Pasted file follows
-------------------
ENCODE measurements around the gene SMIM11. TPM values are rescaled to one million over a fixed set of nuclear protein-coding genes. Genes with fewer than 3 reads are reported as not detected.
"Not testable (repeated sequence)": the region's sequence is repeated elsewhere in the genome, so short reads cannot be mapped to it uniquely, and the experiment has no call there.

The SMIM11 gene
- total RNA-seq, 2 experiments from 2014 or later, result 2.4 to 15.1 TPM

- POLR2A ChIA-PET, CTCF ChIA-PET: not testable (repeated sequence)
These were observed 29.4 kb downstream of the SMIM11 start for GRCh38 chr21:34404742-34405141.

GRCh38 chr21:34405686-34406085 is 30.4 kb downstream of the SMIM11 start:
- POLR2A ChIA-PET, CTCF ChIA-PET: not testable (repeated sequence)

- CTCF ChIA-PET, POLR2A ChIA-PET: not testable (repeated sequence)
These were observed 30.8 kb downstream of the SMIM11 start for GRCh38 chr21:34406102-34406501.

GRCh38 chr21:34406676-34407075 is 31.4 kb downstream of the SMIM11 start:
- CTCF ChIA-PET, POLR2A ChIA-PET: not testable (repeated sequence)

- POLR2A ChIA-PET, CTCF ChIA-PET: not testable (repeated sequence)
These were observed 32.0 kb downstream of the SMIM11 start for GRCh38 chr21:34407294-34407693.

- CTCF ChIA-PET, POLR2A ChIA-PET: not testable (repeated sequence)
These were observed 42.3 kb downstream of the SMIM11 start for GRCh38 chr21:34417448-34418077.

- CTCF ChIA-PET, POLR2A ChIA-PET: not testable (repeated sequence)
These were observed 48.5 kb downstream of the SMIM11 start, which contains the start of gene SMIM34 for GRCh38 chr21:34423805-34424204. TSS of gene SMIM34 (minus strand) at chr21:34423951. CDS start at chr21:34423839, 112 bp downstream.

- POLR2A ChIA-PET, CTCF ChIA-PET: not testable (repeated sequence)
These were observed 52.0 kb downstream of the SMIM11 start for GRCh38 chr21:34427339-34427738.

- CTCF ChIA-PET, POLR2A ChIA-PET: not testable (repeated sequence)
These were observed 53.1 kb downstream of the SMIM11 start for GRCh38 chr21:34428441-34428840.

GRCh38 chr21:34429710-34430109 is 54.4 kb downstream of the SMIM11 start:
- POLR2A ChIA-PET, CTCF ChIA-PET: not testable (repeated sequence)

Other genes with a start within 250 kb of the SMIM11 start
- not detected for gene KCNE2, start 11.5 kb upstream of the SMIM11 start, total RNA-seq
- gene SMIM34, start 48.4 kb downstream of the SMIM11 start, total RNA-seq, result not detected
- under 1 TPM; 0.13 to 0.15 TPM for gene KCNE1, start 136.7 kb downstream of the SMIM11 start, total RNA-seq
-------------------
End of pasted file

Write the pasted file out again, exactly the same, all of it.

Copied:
ENCODE measurements around the gene SMIM11. TPM values are rescaled to one million over a fixed set of nuclear protein-coding genes. Genes with fewer than 3 reads are reported as not detected.
"Not testable (repeated sequence)": the region's sequence is repeated elsewhere in the genome, so short reads cannot be mapped to it uniquely, and the experiment has no call there.

The SMIM11 gene
- total RNA-seq, 2 experiments from 2014 or later, result 2.4 to 15.1 TPM

- POLR2A ChIA-PET, CTCF ChIA-PET: not testable (repeated sequence)
These were observed 29.4 kb downstream of the SMIM11 start for GRCh38 chr21:34404742-34405141.

GRCh38 chr21:34405686-34406085 is 30.4 kb downstream of the SMIM11 start:
- POLR2A ChIA-PET, CTCF ChIA-PET: not testable (repeated sequence)

- CTCF ChIA-PET, POLR2A ChIA-PET: not testable (repeated sequence)
These were observed 30.8 kb downstream of the SMIM11 start for GRCh38 chr21:34406102-34406501.

GRCh38 chr21:34406676-34407075 is 31.4 kb downstream of the SMIM11 start:
- CTCF ChIA-PET, POLR2A ChIA-PET: not testable (repeated sequence)

- POLR2A ChIA-PET, CTCF ChIA-PET: not testable (repeated sequence)
These were observed 32.0 kb downstream of the SMIM11 start for GRCh38 chr21:34407294-34407693.

- CTCF ChIA-PET, POLR2A ChIA-PET: not testable (repeated sequence)
These were observed 42.3 kb downstream of the SMIM11 start for GRCh38 chr21:34417448-34418077.

- CTCF ChIA-PET, POLR2A ChIA-PET: not testable (repeated sequence)
These were observed 48.5 kb downstream of the SMIM11 start, which contains the start of gene SMIM34 for GRCh38 chr21:34423805-34424204. TSS of gene SMIM34 (minus strand) at chr21:34423951. CDS start at chr21:34423839, 112 bp downstream.

- POLR2A ChIA-PET, CTCF ChIA-PET: not testable (repeated sequence)
These were observed 52.0 kb downstream of the SMIM11 start for GRCh38 chr21:34427339-34427738.

- CTCF ChIA-PET, POLR2A ChIA-PET: not testable (repeated sequence)
These were observed 53.1 kb downstream of the SMIM11 start for GRCh38 chr21:34428441-34428840.

GRCh38 chr21:34429710-34430109 is 54.4 kb downstream of the SMIM11 start:
- POLR2A ChIA-PET, CTCF ChIA-PET: not testable (repeated sequence)

Other genes with a start within 250 kb of the SMIM11 start
- not detected for gene KCNE2, start 11.5 kb upstream of the SMIM11 start, total RNA-seq
- gene SMIM34, start 48.4 kb downstream of the SMIM11 start, total RNA-seq, result not detected
- under 1 TPM; 0.13 to 0.15 TPM for gene KCNE1, start 136.7 kb downstream of the SMIM11 start, total RNA-seq